Sedimentary rocks are formed at or near the earth’s surface through sedimentation, following the weathering and breaking down of already existing rocks through wind and water erosion. These weathered rocks may have started their journey on top of a mountain, and may ultimately be transported by water down to the seabed. Particles or grains can be cemented together through a process known as lithification (sandstone for example), or mineral constituents of broken down material is precipitated to form the soluble minerals such as halites (salt) and gypsum, some banded iron formations, such as hematite with red jasper, and limestone. Other common sedimentary rocks include flint and shale. Layering is always evident in large sedimentary formations, and is a good identification aid. Fossils only occur in sedimentary rocks.
Bear in mind that this is a representation. You will notice that many metal ores occur as sedimentary minerals, but it is also true that areas around volcanic activity are extremely rich in metal ore deposits. There are two subsections of sedimentary rocks:
Examples: anglesite, anhydrite (angelite), calcite, dolomite (also forms metamorphically), selenite, pyrite
- Secondary Sedimentation Zones: Mineral-forming elements are released from the water to form compounds which are deposited as new minerals
- Oxidation Zone – above the water table
Examples: azurite, malachite, chrysocolla, dioptase, turquoise and variscite
- Cementation Zone – next to the water table
Examples: copper, silver, copper chalcedony and covellite
Implications in Crystal Healing:
Sedimentary formation demonstrates the influences of environment, and represents the shaping of our personalities and belief systems due to experiences in our past, such as our upbringing or traumatic events. Sedimentary rocks and minerals can help us to recognise and become aware of this shaping, and gradually let go of old patterns.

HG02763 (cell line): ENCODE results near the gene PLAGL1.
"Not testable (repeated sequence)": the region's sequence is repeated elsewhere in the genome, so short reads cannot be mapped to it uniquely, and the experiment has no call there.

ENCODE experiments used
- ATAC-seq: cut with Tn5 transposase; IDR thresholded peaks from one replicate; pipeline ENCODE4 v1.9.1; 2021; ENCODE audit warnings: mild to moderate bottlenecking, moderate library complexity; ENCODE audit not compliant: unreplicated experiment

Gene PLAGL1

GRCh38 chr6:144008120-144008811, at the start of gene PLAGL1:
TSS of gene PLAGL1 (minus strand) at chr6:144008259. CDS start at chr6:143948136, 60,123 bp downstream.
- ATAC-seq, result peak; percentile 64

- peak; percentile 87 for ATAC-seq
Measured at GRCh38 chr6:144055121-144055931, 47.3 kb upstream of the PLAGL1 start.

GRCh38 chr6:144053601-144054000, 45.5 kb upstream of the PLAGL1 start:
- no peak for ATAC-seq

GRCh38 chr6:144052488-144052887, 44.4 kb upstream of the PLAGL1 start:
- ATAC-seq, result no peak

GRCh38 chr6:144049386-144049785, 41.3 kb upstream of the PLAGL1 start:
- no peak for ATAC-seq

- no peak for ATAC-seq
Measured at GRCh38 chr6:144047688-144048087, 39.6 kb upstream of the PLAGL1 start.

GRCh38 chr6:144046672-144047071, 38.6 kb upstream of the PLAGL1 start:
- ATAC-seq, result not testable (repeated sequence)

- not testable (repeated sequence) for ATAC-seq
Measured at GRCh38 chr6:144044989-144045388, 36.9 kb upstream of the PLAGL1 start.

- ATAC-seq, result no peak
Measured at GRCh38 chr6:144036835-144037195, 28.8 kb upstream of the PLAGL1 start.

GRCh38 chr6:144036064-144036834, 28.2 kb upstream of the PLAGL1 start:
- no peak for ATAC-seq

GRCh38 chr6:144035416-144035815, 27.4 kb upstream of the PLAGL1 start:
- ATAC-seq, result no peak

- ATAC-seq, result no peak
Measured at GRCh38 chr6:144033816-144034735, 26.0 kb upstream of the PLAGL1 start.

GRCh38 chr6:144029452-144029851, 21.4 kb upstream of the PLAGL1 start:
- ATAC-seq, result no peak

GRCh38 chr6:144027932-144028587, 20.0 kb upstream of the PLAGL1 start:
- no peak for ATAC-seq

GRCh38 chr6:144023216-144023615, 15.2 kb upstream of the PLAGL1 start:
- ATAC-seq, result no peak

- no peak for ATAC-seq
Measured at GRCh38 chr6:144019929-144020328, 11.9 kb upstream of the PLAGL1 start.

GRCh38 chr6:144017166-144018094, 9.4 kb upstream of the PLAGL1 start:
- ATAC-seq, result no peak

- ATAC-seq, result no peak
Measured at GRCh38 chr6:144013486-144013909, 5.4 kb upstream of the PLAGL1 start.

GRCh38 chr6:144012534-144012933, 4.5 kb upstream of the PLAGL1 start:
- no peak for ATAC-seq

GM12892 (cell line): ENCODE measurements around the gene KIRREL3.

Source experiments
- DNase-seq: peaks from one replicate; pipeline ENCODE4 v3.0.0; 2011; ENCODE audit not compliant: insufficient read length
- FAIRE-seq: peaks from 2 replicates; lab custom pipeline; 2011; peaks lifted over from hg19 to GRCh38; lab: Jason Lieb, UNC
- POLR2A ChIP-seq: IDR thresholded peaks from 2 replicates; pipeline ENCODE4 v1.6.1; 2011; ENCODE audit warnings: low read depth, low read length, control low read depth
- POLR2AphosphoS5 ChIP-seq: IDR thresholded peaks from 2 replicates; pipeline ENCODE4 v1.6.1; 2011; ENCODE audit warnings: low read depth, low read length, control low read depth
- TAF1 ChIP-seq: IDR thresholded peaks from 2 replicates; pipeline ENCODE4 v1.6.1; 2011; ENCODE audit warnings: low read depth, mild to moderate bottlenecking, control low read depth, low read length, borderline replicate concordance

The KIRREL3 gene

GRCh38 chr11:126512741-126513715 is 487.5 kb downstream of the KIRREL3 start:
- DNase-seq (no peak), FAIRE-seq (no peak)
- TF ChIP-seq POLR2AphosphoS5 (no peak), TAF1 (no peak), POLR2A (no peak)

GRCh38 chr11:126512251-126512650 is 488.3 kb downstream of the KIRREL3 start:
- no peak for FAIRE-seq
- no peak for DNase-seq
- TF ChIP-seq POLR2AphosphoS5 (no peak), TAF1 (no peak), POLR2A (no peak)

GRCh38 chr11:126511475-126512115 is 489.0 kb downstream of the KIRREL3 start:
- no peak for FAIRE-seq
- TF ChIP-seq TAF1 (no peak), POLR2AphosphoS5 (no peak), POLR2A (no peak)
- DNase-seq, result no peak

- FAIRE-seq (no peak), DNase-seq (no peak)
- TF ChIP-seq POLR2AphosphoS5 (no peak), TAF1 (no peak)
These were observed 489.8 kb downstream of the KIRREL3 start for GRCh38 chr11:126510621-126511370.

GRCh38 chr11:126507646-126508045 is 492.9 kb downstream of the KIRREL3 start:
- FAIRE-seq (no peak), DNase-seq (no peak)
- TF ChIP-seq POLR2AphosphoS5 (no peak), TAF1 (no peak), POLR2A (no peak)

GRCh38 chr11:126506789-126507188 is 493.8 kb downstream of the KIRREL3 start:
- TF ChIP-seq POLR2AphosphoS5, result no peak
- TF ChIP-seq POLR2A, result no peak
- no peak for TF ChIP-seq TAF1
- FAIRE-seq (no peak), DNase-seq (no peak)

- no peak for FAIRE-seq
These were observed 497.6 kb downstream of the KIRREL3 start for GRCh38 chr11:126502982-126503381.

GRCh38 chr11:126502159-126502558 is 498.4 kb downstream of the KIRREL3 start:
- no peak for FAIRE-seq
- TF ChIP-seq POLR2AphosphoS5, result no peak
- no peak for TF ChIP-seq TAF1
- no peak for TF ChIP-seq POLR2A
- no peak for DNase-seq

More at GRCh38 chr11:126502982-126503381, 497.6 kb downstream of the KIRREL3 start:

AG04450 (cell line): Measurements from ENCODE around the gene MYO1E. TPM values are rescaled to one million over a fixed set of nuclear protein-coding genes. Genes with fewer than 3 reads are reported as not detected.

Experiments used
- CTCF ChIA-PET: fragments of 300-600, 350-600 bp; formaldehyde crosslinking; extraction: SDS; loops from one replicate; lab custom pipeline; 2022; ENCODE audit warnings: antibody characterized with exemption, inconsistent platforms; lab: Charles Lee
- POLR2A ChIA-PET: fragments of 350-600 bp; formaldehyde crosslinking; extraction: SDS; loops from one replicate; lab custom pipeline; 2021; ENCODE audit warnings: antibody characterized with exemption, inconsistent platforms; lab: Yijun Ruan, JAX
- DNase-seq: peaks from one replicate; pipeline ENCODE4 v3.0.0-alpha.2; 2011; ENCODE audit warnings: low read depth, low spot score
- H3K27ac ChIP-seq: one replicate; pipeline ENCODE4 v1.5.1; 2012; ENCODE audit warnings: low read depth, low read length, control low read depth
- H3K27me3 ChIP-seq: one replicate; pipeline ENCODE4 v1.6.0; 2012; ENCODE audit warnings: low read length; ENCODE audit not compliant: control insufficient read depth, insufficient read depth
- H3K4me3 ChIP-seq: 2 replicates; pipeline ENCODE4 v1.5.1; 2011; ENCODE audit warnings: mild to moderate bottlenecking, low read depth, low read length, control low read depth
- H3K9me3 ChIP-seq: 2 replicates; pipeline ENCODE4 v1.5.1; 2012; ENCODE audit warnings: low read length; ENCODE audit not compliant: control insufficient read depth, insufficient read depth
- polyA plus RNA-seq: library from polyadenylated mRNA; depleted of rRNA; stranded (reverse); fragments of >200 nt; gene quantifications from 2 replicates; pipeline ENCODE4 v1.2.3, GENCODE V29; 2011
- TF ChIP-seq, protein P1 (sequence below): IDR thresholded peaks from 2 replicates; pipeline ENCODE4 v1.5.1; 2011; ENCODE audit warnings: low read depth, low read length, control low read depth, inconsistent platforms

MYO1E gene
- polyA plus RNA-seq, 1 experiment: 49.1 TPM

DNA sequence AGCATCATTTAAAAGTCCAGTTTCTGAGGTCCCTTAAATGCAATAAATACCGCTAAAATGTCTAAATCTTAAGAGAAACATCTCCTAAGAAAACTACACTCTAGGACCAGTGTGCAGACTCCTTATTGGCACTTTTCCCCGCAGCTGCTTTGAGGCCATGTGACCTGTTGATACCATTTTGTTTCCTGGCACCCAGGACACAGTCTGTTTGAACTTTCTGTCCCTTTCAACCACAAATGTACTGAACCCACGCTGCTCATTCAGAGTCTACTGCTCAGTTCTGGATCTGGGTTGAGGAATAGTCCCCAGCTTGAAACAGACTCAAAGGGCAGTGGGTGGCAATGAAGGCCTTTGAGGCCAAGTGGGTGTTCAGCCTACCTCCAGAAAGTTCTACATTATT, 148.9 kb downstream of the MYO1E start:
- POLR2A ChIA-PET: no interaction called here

I usually point out to students that I live in a limestone house on a hill where limestone has been quarried for hundreds of years. What does this say about what I might need to work on?
Just as the name implies, metamorphic rocks go through a process of turning from one thing into another. They are formed in lower part of earth’s crust under extreme heat and pressure. The metamorphic process includes the formation of mountains, and the metamorphosis and transformation of minerals into entirely new rocks. The dynamic pressure can actually fold sedimentary rocks back on themselves. There are some excellent examples around the Cornish and Welsh coasts. Common metamorphic rocks are marble, slate, schist, gneiss and quartzite. Some minerals, such as olivines, feldspar, mica and quartz, are stable at high temperatures, and do not metamorphose, but may be found contained within metamorphic rocks.
In addition to the formation of mountains, metamorphosis also occurs in the following situations:
- Large Scale Metamorphosis – compression due to heavy layering.
Examples: garnet, jadeite (jade), kyanite (formed in slate layers), nephrite (also considered to be jade), serpentine, tiger iron, zoisite
- Small Scale Metamorphosis – in the near vicinity of extreme heat (volcanic chimney)
Examples: the corundums – ruby and sapphire
- Metasomatism – where an exchange of elements takes place
Examples: charoite, rhodonite, gold and blue tiger’s eye (tiger’s eye is formed through the replacement of asbestos with an iron-rich solution of quartz).
Implications in Crystal Healing:
Metamorphism demonstrates the spiritual process of transformation, and represents the burning off of anything that is not necessary. Metamorphic rocks stimulate inner transformation and encourage critical self-reflection.